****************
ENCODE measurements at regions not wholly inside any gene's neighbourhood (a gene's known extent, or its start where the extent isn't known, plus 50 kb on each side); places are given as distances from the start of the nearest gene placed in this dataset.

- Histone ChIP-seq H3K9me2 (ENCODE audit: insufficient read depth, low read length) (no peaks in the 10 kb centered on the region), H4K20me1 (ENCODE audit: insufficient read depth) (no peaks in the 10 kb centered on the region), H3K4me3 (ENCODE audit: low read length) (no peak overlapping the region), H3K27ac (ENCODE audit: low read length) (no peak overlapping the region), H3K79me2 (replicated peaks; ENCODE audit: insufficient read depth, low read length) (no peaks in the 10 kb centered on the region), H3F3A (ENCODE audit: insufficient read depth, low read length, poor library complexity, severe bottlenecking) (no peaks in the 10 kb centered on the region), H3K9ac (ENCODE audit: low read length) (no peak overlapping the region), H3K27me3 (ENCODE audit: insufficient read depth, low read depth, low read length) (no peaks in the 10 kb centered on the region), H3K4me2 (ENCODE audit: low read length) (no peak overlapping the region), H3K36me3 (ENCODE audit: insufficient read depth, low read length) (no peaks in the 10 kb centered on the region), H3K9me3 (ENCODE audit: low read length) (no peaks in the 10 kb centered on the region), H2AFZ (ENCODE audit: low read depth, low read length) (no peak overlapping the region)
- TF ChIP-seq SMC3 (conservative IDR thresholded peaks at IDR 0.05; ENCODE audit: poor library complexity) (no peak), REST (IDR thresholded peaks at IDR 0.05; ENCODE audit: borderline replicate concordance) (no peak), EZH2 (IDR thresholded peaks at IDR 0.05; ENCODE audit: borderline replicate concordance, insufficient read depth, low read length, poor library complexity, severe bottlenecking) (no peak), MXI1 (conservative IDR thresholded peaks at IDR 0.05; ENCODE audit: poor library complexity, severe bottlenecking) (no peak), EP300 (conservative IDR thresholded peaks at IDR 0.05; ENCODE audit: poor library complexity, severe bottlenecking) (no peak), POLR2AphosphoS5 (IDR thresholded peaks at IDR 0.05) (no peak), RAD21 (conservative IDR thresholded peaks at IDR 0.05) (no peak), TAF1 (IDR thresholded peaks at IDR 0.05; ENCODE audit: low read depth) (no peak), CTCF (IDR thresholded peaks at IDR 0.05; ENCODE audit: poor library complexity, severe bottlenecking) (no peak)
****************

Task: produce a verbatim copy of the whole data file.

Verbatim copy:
ENCODE measurements at regions not wholly inside any gene's neighbourhood (a gene's known extent, or its start where the extent isn't known, plus 50 kb on each side); places are given as distances from the start of the nearest gene placed in this dataset.

- Histone ChIP-seq H3K9me2 (ENCODE audit: insufficient read depth, low read length) (no peaks in the 10 kb centered on the region), H4K20me1 (ENCODE audit: insufficient read depth) (no peaks in the 10 kb centered on the region), H3K4me3 (ENCODE audit: low read length) (no peak overlapping the region), H3K27ac (ENCODE audit: low read length) (no peak overlapping the region), H3K79me2 (replicated peaks; ENCODE audit: insufficient read depth, low read length) (no peaks in the 10 kb centered on the region), H3F3A (ENCODE audit: insufficient read depth, low read length, poor library complexity, severe bottlenecking) (no peaks in the 10 kb centered on the region), H3K9ac (ENCODE audit: low read length) (no peak overlapping the region), H3K27me3 (ENCODE audit: insufficient read depth, low read depth, low read length) (no peaks in the 10 kb centered on the region), H3K4me2 (ENCODE audit: low read length) (no peak overlapping the region), H3K36me3 (ENCODE audit: insufficient read depth, low read length) (no peaks in the 10 kb centered on the region), H3K9me3 (ENCODE audit: low read length) (no peaks in the 10 kb centered on the region), H2AFZ (ENCODE audit: low read depth, low read length) (no peak overlapping the region)
- TF ChIP-seq SMC3 (conservative IDR thresholded peaks at IDR 0.05; ENCODE audit: poor library complexity) (no peak), REST (IDR thresholded peaks at IDR 0.05; ENCODE audit: borderline replicate concordance) (no peak), EZH2 (IDR thresholded peaks at IDR 0.05; ENCODE audit: borderline replicate concordance, insufficient read depth, low read length, poor library complexity, severe bottlenecking) (no peak), MXI1 (conservative IDR thresholded peaks at IDR 0.05; ENCODE audit: poor library complexity, severe bottlenecking) (no peak), EP300 (conservative IDR thresholded peaks at IDR 0.05; ENCODE audit: poor library complexity, severe bottlenecking) (no peak), POLR2AphosphoS5 (IDR thresholded peaks at IDR 0.05) (no peak), RAD21 (conservative IDR thresholded peaks at IDR 0.05) (no peak), TAF1 (IDR thresholded peaks at IDR 0.05; ENCODE audit: low read depth) (no peak), CTCF (IDR thresholded peaks at IDR 0.05; ENCODE audit: poor library complexity, severe bottlenecking) (no peak)